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Homeopathic doctor said what?

Medical board levels charges against "Be Well Associates" physician

The Medical Board of California has filed an accusation against Dan Orville Harper, MD, who practices at Be Well Associates in Solana Beach. He is charged with negligence, gross negligence, and unprofessional conduct in his practice of treatments such as homeopathy and ozone therapy.

For example, the board points out that Harper "treats his patients with 'energy medicine' created by him through the alleged transference of frequencies or 'energies' from one bottle to another through his use of the 'remedy maker' machine which he claims imbues the latter bottle with healing properties."

However, the board says, "There is no evidence that any homeopathic remedies can be exactly replicated or transferred by any machine" in the manner Harper describes.

Harper also uses "craniosacral therapy" or healing touch. (Craniosacral therapy is a holistic healing practices using light touching on the body.) He said he learned craniosacral therapy from a young Native American woman when he was living in Montana. He was asked where she learned the technique. His reply: "One of the medicine men up in the Flathead Valley taught her." He says the technique pulls out negative energy in the patients' area.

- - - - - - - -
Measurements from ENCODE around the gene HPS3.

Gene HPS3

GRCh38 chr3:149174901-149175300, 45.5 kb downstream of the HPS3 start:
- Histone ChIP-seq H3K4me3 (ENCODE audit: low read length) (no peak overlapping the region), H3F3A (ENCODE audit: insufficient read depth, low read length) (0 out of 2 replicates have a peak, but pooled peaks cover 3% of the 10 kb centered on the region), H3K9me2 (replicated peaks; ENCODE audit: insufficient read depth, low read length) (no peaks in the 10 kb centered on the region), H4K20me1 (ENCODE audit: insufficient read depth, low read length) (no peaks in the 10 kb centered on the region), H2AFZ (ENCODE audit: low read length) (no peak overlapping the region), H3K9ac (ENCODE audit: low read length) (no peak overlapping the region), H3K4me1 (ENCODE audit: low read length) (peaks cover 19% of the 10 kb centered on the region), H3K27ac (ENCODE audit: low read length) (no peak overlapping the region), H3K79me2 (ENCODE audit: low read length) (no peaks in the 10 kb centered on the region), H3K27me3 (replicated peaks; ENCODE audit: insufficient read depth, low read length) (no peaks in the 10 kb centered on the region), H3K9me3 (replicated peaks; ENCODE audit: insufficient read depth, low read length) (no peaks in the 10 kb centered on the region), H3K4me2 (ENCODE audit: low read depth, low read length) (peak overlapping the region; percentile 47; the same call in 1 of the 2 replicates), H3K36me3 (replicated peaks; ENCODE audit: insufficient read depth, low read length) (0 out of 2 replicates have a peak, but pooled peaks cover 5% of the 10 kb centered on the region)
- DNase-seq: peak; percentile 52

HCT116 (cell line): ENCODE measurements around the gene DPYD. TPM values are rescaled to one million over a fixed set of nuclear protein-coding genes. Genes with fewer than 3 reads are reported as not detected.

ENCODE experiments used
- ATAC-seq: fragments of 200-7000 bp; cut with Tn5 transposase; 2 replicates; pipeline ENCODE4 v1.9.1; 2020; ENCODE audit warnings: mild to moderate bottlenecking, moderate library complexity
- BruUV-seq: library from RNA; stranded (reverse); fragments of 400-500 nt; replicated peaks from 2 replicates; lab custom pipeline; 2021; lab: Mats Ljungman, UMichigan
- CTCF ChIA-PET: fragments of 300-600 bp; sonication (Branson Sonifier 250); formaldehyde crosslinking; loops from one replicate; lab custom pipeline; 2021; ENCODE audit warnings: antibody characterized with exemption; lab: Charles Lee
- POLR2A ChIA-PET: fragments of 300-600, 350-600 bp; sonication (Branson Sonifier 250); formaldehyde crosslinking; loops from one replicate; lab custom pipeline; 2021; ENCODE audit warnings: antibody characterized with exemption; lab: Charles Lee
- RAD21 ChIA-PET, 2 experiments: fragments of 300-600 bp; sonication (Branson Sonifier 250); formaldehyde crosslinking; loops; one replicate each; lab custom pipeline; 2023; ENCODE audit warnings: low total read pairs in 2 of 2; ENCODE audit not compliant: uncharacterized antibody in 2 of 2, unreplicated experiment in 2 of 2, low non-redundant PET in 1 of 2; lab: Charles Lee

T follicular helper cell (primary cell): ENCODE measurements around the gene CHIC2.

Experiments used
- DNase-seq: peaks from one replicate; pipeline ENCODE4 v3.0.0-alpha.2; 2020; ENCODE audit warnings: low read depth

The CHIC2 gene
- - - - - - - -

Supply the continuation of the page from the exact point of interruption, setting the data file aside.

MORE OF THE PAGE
He is also charged with other offenses, such as keeping inadequate records on patients. Possible penalties could range from probation to losing his license

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The Medical Board of California has filed an accusation against Dan Orville Harper, MD, who practices at Be Well Associates in Solana Beach. He is charged with negligence, gross negligence, and unprofessional conduct in his practice of treatments such as homeopathy and ozone therapy.

For example, the board points out that Harper "treats his patients with 'energy medicine' created by him through the alleged transference of frequencies or 'energies' from one bottle to another through his use of the 'remedy maker' machine which he claims imbues the latter bottle with healing properties."

However, the board says, "There is no evidence that any homeopathic remedies can be exactly replicated or transferred by any machine" in the manner Harper describes.

Harper also uses "craniosacral therapy" or healing touch. (Craniosacral therapy is a holistic healing practices using light touching on the body.) He said he learned craniosacral therapy from a young Native American woman when he was living in Montana. He was asked where she learned the technique. His reply: "One of the medicine men up in the Flathead Valley taught her." He says the technique pulls out negative energy in the patients' area.

He is also charged with other offenses, such as keeping inadequate records on patients. Possible penalties could range from probation to losing his license

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Comments
18

Yikes...Modern medicine? Weren't these the techniques used by medicine side shows in the late 19th and early 20th centuries? Wonder if he prescribes "snake oil" remedies too?

Nov. 11, 2016